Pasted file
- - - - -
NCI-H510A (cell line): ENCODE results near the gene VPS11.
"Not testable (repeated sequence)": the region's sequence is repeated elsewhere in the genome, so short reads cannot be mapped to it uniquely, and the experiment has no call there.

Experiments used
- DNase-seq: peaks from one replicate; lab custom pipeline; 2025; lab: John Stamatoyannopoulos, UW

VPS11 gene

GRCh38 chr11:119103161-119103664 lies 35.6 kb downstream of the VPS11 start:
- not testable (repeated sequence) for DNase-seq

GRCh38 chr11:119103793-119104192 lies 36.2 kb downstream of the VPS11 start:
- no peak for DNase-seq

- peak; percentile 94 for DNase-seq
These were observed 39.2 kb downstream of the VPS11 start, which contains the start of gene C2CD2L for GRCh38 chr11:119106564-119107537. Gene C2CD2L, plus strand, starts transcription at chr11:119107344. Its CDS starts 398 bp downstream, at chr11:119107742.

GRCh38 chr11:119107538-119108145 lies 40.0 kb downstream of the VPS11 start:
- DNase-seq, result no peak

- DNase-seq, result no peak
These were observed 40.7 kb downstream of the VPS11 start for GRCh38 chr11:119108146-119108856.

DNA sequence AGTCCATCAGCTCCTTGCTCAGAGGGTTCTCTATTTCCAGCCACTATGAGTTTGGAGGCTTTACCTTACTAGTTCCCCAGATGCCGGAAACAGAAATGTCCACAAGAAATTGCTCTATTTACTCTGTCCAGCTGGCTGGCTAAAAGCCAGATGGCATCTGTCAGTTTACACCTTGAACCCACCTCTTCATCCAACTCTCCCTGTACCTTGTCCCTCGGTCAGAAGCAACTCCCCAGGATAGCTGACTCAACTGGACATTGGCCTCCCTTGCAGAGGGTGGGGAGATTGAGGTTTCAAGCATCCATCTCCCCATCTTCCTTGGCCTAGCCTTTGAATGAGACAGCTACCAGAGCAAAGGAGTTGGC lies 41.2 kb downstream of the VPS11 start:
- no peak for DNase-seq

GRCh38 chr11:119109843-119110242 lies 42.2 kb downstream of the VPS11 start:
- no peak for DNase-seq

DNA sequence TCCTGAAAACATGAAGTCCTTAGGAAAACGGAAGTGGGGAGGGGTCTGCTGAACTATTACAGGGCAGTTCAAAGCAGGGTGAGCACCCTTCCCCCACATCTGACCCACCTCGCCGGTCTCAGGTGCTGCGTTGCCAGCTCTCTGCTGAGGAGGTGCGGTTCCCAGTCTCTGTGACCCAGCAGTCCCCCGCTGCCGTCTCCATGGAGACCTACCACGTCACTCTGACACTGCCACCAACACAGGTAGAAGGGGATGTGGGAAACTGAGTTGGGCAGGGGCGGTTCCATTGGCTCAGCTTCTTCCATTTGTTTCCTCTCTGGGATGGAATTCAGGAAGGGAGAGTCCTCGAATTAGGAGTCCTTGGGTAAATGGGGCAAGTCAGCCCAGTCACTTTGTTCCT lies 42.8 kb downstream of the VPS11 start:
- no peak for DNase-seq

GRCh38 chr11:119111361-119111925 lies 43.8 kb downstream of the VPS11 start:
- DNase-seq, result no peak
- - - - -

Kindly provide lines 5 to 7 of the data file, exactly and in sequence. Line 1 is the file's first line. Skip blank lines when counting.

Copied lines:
VPS11 gene

GRCh38 chr11:119103161-119103664 lies 35.6 kb downstream of the VPS11 start:
- not testable (repeated sequence) for DNase-seq